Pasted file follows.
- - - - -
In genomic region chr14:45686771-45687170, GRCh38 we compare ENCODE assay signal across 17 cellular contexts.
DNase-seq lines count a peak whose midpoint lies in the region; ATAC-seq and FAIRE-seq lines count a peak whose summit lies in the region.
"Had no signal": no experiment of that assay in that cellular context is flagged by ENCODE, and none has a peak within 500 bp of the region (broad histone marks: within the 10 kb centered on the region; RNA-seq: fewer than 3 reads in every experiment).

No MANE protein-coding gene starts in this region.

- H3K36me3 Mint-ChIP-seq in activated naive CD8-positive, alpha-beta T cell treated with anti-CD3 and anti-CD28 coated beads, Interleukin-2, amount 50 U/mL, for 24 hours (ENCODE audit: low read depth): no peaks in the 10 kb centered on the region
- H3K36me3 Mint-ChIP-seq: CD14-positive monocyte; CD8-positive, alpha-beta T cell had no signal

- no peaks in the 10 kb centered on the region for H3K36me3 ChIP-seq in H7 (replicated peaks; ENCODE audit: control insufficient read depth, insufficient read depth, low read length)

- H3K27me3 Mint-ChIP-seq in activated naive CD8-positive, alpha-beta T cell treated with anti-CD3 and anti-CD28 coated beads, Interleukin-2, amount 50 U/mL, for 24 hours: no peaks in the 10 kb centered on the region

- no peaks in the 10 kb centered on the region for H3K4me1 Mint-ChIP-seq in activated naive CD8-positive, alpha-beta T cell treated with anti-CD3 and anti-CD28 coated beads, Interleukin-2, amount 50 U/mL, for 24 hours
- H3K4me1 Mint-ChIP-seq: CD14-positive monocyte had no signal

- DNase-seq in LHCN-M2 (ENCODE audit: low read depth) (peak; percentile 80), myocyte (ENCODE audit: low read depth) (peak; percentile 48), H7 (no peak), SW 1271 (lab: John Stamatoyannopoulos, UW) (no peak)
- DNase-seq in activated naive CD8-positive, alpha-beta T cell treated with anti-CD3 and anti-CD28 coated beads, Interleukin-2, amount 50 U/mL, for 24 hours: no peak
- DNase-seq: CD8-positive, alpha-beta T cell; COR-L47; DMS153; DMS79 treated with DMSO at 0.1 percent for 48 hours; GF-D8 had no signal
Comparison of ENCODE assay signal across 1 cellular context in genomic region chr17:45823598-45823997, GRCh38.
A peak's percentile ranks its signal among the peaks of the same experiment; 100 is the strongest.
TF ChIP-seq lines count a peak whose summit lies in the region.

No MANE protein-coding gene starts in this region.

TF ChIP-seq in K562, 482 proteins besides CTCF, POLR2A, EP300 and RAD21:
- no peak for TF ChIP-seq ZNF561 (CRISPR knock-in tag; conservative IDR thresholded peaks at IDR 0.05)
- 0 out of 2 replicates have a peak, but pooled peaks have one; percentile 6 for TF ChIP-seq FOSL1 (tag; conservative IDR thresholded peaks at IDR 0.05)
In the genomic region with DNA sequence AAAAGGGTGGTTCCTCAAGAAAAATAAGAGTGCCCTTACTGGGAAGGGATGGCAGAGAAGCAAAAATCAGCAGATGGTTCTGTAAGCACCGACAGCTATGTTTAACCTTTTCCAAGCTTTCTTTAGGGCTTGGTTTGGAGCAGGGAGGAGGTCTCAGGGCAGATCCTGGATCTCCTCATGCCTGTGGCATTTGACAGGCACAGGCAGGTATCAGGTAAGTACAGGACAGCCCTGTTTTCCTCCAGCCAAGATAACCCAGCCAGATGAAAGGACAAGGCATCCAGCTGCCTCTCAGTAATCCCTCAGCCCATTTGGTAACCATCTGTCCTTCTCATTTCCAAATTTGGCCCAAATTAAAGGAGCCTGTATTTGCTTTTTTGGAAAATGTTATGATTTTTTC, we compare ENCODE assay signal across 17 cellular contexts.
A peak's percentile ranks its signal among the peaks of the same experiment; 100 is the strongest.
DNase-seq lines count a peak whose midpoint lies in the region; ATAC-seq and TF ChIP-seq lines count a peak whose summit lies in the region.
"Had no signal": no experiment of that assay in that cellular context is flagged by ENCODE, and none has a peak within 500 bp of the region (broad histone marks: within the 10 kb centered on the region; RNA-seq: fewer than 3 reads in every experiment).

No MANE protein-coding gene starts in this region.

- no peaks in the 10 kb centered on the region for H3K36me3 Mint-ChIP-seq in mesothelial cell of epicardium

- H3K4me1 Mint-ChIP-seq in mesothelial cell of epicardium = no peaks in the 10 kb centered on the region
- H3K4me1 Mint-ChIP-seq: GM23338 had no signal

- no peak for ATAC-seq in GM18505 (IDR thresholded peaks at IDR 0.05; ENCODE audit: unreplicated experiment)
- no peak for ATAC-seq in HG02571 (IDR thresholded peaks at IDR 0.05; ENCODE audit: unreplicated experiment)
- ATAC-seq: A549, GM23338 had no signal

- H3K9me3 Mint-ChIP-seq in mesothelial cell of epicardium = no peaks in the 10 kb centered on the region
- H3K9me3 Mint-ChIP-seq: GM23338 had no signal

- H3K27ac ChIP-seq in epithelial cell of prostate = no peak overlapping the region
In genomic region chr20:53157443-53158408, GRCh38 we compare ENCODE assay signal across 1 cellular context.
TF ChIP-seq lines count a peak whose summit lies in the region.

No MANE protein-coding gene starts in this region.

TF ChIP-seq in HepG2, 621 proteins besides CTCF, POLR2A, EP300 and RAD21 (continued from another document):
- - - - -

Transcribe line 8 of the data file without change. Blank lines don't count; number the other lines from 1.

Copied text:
- H3K27me3 Mint-ChIP-seq in activated naive CD8-positive, alpha-beta T cell treated with anti-CD3 and anti-CD28 coated beads, Interleukin-2, amount 50 U/mL, for 24 hours: no peaks in the 10 kb centered on the region